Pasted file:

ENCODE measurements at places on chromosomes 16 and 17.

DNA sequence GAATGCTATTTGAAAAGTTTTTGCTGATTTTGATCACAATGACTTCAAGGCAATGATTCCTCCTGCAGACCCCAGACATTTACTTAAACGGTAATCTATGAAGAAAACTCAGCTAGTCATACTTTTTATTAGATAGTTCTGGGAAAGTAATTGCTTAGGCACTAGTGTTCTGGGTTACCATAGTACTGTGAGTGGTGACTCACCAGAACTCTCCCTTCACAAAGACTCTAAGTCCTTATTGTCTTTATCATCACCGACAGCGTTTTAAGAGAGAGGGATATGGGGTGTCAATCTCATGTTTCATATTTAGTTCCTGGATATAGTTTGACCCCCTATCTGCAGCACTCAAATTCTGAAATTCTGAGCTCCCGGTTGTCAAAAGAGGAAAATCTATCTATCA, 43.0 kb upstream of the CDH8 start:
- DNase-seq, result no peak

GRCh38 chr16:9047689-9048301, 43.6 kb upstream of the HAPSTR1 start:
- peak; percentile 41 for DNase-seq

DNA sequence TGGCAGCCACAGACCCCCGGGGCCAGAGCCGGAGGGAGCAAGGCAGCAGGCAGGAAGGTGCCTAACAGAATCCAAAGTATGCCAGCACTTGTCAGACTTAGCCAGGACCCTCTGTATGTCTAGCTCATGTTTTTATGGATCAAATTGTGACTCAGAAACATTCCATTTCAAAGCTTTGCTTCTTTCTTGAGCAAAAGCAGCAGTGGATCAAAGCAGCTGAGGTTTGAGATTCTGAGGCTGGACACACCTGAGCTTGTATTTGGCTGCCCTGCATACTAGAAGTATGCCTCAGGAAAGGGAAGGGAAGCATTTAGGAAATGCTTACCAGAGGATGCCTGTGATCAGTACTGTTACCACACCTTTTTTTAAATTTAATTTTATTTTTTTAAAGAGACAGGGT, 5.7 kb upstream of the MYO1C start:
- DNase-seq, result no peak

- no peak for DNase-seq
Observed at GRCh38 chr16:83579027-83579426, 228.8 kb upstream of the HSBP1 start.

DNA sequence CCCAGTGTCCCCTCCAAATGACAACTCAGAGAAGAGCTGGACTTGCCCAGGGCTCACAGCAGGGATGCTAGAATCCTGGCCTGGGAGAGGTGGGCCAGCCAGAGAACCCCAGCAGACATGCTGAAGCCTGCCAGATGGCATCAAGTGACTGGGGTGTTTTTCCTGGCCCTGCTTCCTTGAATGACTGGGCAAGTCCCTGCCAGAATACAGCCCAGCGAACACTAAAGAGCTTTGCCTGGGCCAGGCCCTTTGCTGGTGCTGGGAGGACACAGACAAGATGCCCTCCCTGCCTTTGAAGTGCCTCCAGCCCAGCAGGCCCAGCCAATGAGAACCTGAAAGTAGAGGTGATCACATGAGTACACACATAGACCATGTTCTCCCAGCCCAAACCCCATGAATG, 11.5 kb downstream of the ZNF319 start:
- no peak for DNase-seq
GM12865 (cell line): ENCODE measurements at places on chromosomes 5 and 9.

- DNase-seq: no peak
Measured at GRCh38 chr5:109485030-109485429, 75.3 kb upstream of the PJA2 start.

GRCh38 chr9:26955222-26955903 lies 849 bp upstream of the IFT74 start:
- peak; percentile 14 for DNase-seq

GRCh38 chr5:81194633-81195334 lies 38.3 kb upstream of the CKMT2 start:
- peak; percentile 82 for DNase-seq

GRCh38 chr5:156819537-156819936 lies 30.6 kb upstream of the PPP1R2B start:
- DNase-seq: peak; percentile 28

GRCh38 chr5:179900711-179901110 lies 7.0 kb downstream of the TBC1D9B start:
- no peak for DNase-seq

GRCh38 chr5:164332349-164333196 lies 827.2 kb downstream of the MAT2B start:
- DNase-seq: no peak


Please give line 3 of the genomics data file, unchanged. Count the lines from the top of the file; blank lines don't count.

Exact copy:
- DNase-seq, result no peak